That Was The Week That Was

This week I shared video of my first Lindbergh book talk and considered whether we’re seeing a realignment of American Christianity along lines other than the mainline-evangelical divide. Elsewhere:

• If you liked my post last weekend on the history of religious colleges in the NCAA men’s basketball tournament, you’ll want to read pieces by Benjamin Young (at The Anxious Bench) and Paul Putz & Jonathan Root (at Christianity Today) on the religious and sports history of Oral Roberts University, whose Golden Eagles are playing tonight in the Sweet Sixteen.

• Meanwhile, fellow baseball fans longing for Opening Day should invest some time in reading this essay on what it means for Major League Baseball finally, fully to affirm the Negro Leagues.

• On Thursday I dedicated part of my World War II class to telling the story of the Tuskegee Airmen, celebrating their 80th anniversary this year.

The first cadets at Tuskegee in 1941 – Wikimedia/U.S. Air Force

• As I turn to the slaughter of Jews next month in that class, I’m sure I’ll mention that the Polish government has attempted to punish and deter historians who investigate Poles’ role in the Holocaust.

• Meanwhile, how did Christian women in Germany respond to Nazism?

• My favorite blog post title of the week came from my Anxious Bench colleague Agnes Howard: “For God So Loved the World He Gave Us Sundried Tomatoes,” on the history of Christian diet books.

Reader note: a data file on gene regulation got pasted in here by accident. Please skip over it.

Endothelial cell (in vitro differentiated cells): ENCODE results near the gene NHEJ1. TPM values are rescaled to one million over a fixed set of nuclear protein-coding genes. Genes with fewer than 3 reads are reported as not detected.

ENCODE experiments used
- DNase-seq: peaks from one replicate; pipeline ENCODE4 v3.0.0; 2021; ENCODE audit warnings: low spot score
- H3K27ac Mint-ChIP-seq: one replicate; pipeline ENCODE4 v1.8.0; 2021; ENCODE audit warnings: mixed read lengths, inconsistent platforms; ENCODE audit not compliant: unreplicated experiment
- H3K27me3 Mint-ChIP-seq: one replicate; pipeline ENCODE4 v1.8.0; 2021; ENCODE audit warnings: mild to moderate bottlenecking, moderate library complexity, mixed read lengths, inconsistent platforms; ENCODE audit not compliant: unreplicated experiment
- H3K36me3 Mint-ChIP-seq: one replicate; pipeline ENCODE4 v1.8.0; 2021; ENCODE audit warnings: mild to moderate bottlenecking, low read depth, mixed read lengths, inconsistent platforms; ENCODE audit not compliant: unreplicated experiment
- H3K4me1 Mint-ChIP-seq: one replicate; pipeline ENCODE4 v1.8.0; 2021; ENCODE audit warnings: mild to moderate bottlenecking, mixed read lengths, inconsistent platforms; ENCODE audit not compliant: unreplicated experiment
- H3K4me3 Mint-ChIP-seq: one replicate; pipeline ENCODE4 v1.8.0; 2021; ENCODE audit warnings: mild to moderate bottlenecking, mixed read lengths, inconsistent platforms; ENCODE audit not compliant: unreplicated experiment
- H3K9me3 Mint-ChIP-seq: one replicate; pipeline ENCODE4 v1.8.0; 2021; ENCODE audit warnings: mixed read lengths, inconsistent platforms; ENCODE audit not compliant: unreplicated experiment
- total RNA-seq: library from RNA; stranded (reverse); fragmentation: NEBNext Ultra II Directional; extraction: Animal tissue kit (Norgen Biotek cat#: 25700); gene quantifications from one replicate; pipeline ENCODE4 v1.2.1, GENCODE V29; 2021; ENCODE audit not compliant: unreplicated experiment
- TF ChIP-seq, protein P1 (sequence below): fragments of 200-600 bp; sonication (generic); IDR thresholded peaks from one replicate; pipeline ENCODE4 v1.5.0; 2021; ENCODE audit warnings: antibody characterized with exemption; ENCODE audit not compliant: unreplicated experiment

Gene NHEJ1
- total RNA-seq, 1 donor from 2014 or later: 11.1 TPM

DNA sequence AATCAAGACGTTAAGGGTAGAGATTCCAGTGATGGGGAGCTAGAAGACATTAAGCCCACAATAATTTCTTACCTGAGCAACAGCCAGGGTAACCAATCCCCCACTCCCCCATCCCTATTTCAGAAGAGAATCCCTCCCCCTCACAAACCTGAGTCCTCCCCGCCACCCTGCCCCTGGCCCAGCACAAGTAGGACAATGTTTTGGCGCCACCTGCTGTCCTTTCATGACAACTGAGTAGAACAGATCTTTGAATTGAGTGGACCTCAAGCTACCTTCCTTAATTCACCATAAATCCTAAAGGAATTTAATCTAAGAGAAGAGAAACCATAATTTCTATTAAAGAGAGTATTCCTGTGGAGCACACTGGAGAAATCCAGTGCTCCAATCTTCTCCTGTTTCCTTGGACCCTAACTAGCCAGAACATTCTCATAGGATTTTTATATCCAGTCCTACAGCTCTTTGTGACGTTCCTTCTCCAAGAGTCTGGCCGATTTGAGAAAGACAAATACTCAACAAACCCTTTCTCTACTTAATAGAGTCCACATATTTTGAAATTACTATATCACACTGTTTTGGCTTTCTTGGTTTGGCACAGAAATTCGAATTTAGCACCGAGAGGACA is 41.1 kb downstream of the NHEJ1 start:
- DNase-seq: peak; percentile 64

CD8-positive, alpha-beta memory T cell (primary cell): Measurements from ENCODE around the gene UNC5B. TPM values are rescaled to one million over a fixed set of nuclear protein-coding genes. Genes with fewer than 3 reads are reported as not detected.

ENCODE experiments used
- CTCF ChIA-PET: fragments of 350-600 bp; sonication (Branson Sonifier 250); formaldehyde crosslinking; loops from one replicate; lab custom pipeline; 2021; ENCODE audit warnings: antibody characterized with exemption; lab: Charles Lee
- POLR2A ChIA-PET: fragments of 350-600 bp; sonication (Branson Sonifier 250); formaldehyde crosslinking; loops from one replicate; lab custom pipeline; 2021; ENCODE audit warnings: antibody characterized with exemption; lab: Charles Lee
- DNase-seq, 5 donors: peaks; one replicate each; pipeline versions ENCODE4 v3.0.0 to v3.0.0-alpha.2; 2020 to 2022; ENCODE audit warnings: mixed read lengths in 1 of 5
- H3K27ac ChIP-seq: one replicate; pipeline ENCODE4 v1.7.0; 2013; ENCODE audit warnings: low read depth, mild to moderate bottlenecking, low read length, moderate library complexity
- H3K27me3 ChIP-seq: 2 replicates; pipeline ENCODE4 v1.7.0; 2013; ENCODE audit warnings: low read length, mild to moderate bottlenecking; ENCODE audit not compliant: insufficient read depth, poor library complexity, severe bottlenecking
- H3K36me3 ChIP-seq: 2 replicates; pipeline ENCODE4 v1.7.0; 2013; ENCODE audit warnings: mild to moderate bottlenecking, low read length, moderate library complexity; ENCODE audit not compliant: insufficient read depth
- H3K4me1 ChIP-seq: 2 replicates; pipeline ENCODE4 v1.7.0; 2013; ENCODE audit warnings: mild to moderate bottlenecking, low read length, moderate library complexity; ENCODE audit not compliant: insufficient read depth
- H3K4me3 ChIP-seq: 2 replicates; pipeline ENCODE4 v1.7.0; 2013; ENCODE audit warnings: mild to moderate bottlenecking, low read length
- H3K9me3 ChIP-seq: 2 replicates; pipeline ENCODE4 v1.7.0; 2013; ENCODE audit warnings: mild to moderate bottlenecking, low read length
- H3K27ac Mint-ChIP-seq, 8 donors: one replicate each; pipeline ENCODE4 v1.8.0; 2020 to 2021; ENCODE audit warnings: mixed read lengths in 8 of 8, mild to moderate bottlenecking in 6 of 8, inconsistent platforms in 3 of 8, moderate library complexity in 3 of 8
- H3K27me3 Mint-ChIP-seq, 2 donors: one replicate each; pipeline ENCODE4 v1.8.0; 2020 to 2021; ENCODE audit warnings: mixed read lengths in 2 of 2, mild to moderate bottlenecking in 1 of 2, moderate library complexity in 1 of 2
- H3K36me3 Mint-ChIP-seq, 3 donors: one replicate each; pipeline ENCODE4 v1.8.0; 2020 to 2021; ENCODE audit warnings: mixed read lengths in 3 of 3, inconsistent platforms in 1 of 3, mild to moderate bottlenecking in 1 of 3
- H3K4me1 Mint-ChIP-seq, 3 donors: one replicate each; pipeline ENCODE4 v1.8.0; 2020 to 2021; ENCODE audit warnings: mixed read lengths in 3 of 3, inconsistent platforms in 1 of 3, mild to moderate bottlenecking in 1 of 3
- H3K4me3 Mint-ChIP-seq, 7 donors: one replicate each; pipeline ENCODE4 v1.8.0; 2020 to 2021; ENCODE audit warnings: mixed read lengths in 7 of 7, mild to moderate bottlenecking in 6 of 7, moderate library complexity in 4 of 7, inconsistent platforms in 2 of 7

• I don’t enjoy dancing, but that activity has been integral to some Christians’ religious experience for centuries.

• I hate spending more than $60 on shoes. I’ll clearly never understand celebrity pastors

• Anthea Butler has a new book out on White Evangelical Racism. While Butler is a historian and the book is published by an academic press, John Turner suggested that we read it as “a powerful work of prophecy, in the manner of Hebrew prophets who called the people to account for their sins…”

• Meet some of the young evangelicals trying to rescue environmentalism from the culture wars.

The Center for the Humanities at Lee University – Wikimedia

• Lee University in Tennessee is the latest Christian college to host a public rift between a conservative administration and LGBTQ-affirming alumni.

• Franklin Graham deserves all sorts of brickbats for his behavior in recent years, but if our goal is to get to herd immunity against COVID, I’m going to praise him for not only encouraging evangelicals to get vaccinated — to the anger of many of them — but having his organization host vaccine clinics.

• “There will still be — and will always be — temperamental differences between liberals and conservatives,” concluded Paul Rosenberg. “There are temperamental gifts on both sides, as well as in between. But there’s a common liberal cultural heritage that makes it pragmatically possible for both sides to achieve what’s most important to them. Conservatives need to claim that heritage and own it for themselves.”